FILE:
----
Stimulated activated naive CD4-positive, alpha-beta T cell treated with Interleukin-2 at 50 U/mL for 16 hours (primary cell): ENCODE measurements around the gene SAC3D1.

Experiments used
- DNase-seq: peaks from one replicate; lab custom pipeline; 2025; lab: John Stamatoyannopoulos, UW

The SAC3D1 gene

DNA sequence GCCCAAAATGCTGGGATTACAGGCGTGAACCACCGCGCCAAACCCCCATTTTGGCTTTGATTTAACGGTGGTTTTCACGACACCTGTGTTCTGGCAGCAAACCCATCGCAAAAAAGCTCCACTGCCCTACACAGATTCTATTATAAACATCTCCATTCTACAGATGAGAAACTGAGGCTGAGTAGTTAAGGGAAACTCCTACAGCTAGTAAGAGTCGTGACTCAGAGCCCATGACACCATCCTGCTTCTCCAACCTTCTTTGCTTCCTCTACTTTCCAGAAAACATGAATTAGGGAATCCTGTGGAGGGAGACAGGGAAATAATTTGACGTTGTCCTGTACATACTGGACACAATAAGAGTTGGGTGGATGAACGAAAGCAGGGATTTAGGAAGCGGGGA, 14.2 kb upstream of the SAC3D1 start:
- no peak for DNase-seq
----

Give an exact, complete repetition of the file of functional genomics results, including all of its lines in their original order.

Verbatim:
Stimulated activated naive CD4-positive, alpha-beta T cell treated with Interleukin-2 at 50 U/mL for 16 hours (primary cell): ENCODE measurements around the gene SAC3D1.

Experiments used
- DNase-seq: peaks from one replicate; lab custom pipeline; 2025; lab: John Stamatoyannopoulos, UW

The SAC3D1 gene

DNA sequence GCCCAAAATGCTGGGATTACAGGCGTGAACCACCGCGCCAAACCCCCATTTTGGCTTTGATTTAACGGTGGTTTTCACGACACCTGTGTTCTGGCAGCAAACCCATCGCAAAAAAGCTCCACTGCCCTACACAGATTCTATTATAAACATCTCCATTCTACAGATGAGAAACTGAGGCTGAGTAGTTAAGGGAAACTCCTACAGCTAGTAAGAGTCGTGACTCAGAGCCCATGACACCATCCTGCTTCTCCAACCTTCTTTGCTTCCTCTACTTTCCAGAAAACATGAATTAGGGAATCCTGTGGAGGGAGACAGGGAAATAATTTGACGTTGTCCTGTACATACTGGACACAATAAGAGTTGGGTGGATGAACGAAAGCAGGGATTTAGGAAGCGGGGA, 14.2 kb upstream of the SAC3D1 start:
- no peak for DNase-seq